Again, not necessarily true. What makes site A an authority? All it means is that A and B are friends, or that A likes B enough to call B a friend. If that’s all it takes for a search engine to show respect to B, then they can be sufficiently fooled by wealth. Someone with $1 million to spare can build an empire of web sites designed only to point to one other web site (B) and make it look more respectful than it really is. Google put an end to objectivity when it turned search into a popularity contest.

As more and more webmasters develop new linking schemes, the algorithms responsible for displaying top sites have to continually evolve to weed out the ever increasing amounts of spam. While Google’s current algorithm relies heavily on incoming links, especially for sites in highly competitive markets, this algorithm will have to change and mutate over time as the internet continues to evolve. If rankings were determined 100% by inbound links where would this leave us? Thousands, if not millions, of valuable websites would go completely unnoticed. We would also see many sites ranking that are not relevant to the actual search term due to issues related to Google bombing.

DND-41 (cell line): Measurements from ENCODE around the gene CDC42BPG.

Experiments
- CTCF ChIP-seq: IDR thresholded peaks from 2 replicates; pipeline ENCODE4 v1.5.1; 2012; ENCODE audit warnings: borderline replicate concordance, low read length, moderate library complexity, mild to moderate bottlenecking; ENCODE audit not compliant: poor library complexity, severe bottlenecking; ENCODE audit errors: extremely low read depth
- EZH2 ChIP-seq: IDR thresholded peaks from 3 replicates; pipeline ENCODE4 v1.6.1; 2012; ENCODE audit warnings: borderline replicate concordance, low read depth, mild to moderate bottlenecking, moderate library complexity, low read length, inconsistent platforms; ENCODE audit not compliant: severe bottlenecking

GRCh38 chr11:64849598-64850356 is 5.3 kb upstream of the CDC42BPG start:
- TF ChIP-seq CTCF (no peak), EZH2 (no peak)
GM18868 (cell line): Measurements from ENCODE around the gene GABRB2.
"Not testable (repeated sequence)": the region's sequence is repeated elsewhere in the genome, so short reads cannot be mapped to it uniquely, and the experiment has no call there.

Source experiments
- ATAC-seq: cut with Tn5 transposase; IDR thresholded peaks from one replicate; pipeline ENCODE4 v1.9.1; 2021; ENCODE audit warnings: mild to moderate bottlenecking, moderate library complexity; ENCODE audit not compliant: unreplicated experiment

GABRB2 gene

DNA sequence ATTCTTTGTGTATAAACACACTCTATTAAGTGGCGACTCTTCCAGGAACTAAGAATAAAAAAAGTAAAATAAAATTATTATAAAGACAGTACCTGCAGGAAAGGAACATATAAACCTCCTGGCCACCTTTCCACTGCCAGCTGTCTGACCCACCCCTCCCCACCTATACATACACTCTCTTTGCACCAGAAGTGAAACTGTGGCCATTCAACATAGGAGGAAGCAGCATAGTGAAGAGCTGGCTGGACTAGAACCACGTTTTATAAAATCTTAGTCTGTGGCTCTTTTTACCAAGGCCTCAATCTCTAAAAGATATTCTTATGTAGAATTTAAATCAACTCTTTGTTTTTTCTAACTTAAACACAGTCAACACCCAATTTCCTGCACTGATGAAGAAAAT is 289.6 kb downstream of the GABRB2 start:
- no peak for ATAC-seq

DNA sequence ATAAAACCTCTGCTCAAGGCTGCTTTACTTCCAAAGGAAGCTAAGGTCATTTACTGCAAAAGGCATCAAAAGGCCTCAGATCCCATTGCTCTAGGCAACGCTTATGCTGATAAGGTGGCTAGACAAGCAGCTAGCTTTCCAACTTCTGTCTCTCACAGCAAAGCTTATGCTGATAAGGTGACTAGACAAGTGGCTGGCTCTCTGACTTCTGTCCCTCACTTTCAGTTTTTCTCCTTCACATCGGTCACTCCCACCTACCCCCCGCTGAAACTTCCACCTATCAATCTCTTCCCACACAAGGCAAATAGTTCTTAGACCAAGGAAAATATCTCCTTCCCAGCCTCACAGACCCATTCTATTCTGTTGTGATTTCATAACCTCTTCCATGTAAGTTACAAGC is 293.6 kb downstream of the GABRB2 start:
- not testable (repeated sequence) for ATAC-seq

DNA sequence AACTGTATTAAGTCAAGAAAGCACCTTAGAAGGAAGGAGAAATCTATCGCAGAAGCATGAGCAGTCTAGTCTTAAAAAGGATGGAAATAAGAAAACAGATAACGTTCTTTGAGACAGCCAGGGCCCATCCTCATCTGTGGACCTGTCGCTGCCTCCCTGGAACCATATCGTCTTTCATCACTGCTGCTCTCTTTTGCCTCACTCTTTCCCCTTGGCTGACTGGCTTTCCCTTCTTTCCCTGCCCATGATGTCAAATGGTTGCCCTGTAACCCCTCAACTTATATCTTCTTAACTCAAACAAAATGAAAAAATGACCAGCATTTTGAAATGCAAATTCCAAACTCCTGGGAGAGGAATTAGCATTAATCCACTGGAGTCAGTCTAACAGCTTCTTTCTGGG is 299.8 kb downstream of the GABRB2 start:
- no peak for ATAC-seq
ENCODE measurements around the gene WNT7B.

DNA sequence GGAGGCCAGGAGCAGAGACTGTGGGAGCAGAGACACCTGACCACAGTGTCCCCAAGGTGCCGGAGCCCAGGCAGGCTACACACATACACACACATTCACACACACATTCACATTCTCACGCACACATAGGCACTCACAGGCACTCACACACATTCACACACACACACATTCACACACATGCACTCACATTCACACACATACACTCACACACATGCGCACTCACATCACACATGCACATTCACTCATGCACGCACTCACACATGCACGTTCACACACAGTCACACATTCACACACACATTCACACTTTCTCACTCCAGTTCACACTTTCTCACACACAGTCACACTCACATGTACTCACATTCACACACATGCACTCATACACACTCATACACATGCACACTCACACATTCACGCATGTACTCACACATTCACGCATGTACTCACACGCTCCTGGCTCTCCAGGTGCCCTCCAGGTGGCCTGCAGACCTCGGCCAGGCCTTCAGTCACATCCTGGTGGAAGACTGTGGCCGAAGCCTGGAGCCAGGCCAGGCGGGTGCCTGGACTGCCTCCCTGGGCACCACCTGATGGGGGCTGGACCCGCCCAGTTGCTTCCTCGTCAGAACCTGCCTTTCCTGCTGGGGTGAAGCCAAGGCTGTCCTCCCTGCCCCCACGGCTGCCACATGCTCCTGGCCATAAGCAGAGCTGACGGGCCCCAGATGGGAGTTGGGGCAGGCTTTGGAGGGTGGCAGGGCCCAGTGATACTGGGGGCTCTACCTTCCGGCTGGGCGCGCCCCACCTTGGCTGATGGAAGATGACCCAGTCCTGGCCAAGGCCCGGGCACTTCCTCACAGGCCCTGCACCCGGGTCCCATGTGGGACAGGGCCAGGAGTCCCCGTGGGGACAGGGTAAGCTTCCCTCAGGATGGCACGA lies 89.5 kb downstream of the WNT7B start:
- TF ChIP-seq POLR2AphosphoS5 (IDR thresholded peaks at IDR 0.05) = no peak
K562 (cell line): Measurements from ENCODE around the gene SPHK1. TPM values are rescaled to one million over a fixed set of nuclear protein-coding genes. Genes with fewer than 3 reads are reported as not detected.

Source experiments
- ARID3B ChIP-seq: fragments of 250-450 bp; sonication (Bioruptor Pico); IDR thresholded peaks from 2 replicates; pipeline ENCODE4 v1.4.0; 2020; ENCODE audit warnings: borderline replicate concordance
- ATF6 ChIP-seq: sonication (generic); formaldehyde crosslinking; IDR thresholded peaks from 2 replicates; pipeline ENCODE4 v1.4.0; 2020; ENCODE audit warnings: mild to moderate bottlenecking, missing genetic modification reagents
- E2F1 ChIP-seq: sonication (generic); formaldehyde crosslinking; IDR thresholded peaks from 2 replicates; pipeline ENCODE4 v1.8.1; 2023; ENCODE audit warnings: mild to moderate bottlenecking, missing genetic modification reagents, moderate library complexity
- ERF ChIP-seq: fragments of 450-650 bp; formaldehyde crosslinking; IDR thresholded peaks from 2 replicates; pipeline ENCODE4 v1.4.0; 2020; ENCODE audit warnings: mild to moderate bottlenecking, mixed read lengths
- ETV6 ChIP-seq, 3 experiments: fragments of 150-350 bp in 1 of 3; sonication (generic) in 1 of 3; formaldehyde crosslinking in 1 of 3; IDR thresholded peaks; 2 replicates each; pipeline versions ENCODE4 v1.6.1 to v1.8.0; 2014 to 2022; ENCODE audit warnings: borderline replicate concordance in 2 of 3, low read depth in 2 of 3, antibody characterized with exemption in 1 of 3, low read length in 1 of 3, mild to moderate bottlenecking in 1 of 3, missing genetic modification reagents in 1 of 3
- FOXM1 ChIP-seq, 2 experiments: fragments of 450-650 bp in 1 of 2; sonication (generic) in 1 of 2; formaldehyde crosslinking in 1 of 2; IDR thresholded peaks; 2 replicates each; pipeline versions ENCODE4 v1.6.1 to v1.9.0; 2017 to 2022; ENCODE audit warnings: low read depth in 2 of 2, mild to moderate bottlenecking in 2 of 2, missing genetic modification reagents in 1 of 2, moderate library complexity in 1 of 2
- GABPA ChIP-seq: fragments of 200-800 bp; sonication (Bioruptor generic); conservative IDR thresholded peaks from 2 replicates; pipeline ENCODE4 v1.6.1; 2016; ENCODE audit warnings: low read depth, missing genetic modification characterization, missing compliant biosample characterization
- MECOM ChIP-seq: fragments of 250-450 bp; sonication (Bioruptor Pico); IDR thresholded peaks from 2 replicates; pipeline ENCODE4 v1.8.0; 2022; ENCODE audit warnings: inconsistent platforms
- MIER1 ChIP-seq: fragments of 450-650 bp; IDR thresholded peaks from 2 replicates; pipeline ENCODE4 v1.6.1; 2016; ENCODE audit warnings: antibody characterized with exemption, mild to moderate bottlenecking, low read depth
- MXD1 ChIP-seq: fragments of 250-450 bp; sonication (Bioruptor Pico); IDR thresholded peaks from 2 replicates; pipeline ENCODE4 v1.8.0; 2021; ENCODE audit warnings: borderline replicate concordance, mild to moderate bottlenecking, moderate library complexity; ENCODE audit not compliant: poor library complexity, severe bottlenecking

Political opinions aside, the single word “failure” does not accurately represent the George Bush bio page; however, it continues to rank #1 in Google. This was made possible by the anchor text used in links posted by thousands of bloggers and webmasters. If links were solely responsible for rankings, we would see a lot more examples of Google Bombing as the actual number of links required to ‘bomb’ would decline.